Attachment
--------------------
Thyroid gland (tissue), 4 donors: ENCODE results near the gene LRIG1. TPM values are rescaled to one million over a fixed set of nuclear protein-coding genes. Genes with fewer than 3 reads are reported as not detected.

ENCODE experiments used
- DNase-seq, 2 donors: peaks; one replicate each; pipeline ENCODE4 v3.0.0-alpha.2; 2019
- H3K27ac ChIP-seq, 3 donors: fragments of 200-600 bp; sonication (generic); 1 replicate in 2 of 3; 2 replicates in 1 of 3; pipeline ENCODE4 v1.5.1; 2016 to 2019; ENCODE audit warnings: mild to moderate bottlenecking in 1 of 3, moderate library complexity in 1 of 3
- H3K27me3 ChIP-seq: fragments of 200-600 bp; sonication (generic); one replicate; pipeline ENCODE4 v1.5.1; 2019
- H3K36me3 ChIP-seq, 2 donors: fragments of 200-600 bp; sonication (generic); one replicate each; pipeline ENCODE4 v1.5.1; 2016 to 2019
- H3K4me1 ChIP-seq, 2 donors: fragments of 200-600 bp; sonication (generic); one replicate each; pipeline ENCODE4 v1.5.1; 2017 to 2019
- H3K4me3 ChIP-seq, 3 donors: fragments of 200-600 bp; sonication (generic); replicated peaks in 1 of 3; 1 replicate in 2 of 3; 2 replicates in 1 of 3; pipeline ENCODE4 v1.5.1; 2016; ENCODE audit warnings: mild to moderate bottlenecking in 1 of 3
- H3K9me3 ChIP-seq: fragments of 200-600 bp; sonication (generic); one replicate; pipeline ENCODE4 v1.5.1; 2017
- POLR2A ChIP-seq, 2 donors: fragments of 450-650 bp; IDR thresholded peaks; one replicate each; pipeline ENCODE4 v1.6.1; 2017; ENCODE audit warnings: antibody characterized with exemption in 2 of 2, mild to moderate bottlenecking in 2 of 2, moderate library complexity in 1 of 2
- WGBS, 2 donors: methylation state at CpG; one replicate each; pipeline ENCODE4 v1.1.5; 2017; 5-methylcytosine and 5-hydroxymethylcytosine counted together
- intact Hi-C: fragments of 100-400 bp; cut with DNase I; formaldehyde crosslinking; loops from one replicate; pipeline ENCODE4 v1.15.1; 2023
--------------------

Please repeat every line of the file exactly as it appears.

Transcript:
Thyroid gland (tissue), 4 donors: ENCODE results near the gene LRIG1. TPM values are rescaled to one million over a fixed set of nuclear protein-coding genes. Genes with fewer than 3 reads are reported as not detected.

ENCODE experiments used
- DNase-seq, 2 donors: peaks; one replicate each; pipeline ENCODE4 v3.0.0-alpha.2; 2019
- H3K27ac ChIP-seq, 3 donors: fragments of 200-600 bp; sonication (generic); 1 replicate in 2 of 3; 2 replicates in 1 of 3; pipeline ENCODE4 v1.5.1; 2016 to 2019; ENCODE audit warnings: mild to moderate bottlenecking in 1 of 3, moderate library complexity in 1 of 3
- H3K27me3 ChIP-seq: fragments of 200-600 bp; sonication (generic); one replicate; pipeline ENCODE4 v1.5.1; 2019
- H3K36me3 ChIP-seq, 2 donors: fragments of 200-600 bp; sonication (generic); one replicate each; pipeline ENCODE4 v1.5.1; 2016 to 2019
- H3K4me1 ChIP-seq, 2 donors: fragments of 200-600 bp; sonication (generic); one replicate each; pipeline ENCODE4 v1.5.1; 2017 to 2019
- H3K4me3 ChIP-seq, 3 donors: fragments of 200-600 bp; sonication (generic); replicated peaks in 1 of 3; 1 replicate in 2 of 3; 2 replicates in 1 of 3; pipeline ENCODE4 v1.5.1; 2016; ENCODE audit warnings: mild to moderate bottlenecking in 1 of 3
- H3K9me3 ChIP-seq: fragments of 200-600 bp; sonication (generic); one replicate; pipeline ENCODE4 v1.5.1; 2017
- POLR2A ChIP-seq, 2 donors: fragments of 450-650 bp; IDR thresholded peaks; one replicate each; pipeline ENCODE4 v1.6.1; 2017; ENCODE audit warnings: antibody characterized with exemption in 2 of 2, mild to moderate bottlenecking in 2 of 2, moderate library complexity in 1 of 2
- WGBS, 2 donors: methylation state at CpG; one replicate each; pipeline ENCODE4 v1.1.5; 2017; 5-methylcytosine and 5-hydroxymethylcytosine counted together
- intact Hi-C: fragments of 100-400 bp; cut with DNase I; formaldehyde crosslinking; loops from one replicate; pipeline ENCODE4 v1.15.1; 2023